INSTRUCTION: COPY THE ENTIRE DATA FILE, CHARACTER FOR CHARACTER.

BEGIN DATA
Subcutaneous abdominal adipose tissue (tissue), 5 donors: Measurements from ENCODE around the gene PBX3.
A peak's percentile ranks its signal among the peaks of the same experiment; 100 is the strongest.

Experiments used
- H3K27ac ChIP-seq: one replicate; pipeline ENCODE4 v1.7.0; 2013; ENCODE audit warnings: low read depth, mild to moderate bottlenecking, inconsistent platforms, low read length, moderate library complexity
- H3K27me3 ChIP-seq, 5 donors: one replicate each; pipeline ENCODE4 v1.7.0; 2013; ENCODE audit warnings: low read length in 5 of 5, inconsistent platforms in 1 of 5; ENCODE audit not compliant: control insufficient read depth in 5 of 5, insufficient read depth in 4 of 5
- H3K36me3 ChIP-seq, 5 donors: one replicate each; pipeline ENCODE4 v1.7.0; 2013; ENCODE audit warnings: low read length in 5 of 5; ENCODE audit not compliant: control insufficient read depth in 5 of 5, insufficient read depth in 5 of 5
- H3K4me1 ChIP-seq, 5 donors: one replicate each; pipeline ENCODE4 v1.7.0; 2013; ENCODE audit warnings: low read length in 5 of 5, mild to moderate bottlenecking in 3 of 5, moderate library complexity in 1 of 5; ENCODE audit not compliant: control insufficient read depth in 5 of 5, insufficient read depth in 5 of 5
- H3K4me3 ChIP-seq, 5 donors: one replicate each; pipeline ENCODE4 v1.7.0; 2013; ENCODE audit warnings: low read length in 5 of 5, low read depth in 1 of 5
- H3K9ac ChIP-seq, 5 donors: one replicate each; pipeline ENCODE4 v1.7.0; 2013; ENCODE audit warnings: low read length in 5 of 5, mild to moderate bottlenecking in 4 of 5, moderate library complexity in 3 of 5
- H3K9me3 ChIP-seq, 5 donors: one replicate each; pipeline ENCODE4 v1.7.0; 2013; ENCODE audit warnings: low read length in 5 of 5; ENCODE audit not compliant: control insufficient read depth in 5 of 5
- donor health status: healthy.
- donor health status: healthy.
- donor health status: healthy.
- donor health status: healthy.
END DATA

Subcutaneous abdominal adipose tissue (tissue), 5 donors: Measurements from ENCODE around the gene PBX3.
A peak's percentile ranks its signal among the peaks of the same experiment; 100 is the strongest.

Experiments used
- H3K27ac ChIP-seq: one replicate; pipeline ENCODE4 v1.7.0; 2013; ENCODE audit warnings: low read depth, mild to moderate bottlenecking, inconsistent platforms, low read length, moderate library complexity
- H3K27me3 ChIP-seq, 5 donors: one replicate each; pipeline ENCODE4 v1.7.0; 2013; ENCODE audit warnings: low read length in 5 of 5, inconsistent platforms in 1 of 5; ENCODE audit not compliant: control insufficient read depth in 5 of 5, insufficient read depth in 4 of 5
- H3K36me3 ChIP-seq, 5 donors: one replicate each; pipeline ENCODE4 v1.7.0; 2013; ENCODE audit warnings: low read length in 5 of 5; ENCODE audit not compliant: control insufficient read depth in 5 of 5, insufficient read depth in 5 of 5
- H3K4me1 ChIP-seq, 5 donors: one replicate each; pipeline ENCODE4 v1.7.0; 2013; ENCODE audit warnings: low read length in 5 of 5, mild to moderate bottlenecking in 3 of 5, moderate library complexity in 1 of 5; ENCODE audit not compliant: control insufficient read depth in 5 of 5, insufficient read depth in 5 of 5
- H3K4me3 ChIP-seq, 5 donors: one replicate each; pipeline ENCODE4 v1.7.0; 2013; ENCODE audit warnings: low read length in 5 of 5, low read depth in 1 of 5
- H3K9ac ChIP-seq, 5 donors: one replicate each; pipeline ENCODE4 v1.7.0; 2013; ENCODE audit warnings: low read length in 5 of 5, mild to moderate bottlenecking in 4 of 5, moderate library complexity in 3 of 5
- H3K9me3 ChIP-seq, 5 donors: one replicate each; pipeline ENCODE4 v1.7.0; 2013; ENCODE audit warnings: low read length in 5 of 5; ENCODE audit not compliant: control insufficient read depth in 5 of 5
- donor health status: healthy.
- donor health status: healthy.
- donor health status: healthy.
- donor health status: healthy.